Rockin’ Ride

Designers: Kelly Calabrese, Michael Cook, Neil Gallagher, Caitlin Guenther

Client Coordinators: Melanie Oujua, Nancy Hoopingarner, Stephen Dovenitz

Supervising Professor: Larry Bohs

Figure 1. The Rockin’ Ride

Figure 1. The Rockin’ Ride


The goal of this project was to construct a device to give a class of high school students with disabilities a fun ride involving motion outside their wheelchairs.  The Rockin’ Ride includes a harnessed, padded chair mounted to a two-part platform. The top part of the platform has metal grooves that rest on wheels attached to the bottom part of the platform. The top platform is driven with a motor and crankshaft mechanism to move the student back and forth laterally. The intensity of the ride is controlled using a switch and potentiometer by a supervising adult. The Rockin’ Ride provides a unique recreational activity for the students.


The classroom teacher commented, “Not only have you given my students a new sensory experience, but you have enhanced their opportunity to make a new independent choice during sensory activity times.  The addition of the Rockin’ Ride to the Multiple Handicap class here at Hillside High School was a huge success… the administration is impressed, the parents are ecstatic, and the students love to have something that they are aware is especially for them.”



The Rockin’ Ride (Figure 1) consists of a top and bottom platform, wheels and tracks, motor and crankshaft mechanism, circuit and controller, and a chair with harness.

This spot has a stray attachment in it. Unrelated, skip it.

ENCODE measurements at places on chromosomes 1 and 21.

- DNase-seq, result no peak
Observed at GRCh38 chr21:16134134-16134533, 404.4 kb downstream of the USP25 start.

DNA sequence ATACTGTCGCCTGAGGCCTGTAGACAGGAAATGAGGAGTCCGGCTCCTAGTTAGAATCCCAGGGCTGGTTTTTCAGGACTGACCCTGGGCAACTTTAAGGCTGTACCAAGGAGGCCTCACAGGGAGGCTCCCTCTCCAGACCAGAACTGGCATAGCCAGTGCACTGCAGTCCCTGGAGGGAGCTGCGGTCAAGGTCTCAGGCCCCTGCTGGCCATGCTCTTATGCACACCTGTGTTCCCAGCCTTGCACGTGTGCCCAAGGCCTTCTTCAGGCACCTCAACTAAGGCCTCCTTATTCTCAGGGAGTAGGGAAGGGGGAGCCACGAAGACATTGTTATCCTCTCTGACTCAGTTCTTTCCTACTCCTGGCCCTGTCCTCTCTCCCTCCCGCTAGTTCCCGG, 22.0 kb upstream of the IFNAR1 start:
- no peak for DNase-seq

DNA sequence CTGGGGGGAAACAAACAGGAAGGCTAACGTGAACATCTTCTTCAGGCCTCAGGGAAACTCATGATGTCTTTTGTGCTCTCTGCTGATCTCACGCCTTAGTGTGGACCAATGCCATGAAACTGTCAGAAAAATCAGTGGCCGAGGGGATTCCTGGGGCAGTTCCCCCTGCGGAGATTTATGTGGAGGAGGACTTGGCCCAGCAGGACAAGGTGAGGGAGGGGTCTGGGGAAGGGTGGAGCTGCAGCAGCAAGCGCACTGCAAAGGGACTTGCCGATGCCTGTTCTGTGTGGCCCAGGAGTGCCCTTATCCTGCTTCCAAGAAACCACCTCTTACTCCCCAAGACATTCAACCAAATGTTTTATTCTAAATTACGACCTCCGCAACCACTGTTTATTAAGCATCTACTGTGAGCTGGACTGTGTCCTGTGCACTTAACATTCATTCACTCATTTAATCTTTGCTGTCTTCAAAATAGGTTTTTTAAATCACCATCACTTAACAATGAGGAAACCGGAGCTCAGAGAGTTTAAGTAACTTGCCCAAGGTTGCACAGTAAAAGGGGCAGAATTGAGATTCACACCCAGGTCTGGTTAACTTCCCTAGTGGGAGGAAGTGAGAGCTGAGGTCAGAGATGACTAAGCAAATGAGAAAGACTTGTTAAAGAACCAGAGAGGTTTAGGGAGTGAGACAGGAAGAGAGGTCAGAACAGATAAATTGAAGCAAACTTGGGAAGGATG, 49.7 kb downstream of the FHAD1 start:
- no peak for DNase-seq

The top and bottom platforms are made from 2×6” lumber, with a blonde hardwood plyboard for the top platform surface. The bottom base is raised 4-1/2’’ off the ground by wooden feet to accommodate the transfer equipment used by the aids in the classroom. The entire wooden structure is 4’6’’ long, 3’2’’ wide, and 1’7” high. A modified Rifton bath chair is attached to the top of the platform. Its steel frame is covered in insulation, foam wrapped in vinyl, with velcro attachments to allow different pillows and cushions to be added. The upper platform moves on the lower base via a wheel and track system. Four 3” polypropylene caster wheels mount rigidly to the lower frame, rolling in flat tracks cut into the long sides of the platform. Square U-shaped aluminum shafts attach into the cuts for the track to provide a flat rolling surface, as well as to limit the side-to-side motion of the wheels.

A ¼ HP, 42 RPM DC gear motor with a 4” offset shaft drives the platform’s motion.  The offset shaft attaches to a linking rod, a ⅝” threaded steel rod 36” in length with ball and socket joints on either end. At the platform end, the stud of the ball and socket joint attaches to a 9” long piece of 1” square aluminum tubing, which is bolted to the top platform by four ¼” bolts.

Figure 2.  Client on the Rockin’Ride with classroom teacher.

Figure 2. Client on the Rockin’Ride with classroom teacher.

The motor is controlled by a commercial motor speed control, which provides pulse-modulated 90V DC for the motor.  Speed and on/off control are controlled by the classroom teacher using a custom control box (shown in Figure 2), which contains a potentiometer for speed variation and a SPST power switch.  Cost of parts for the project is $960.

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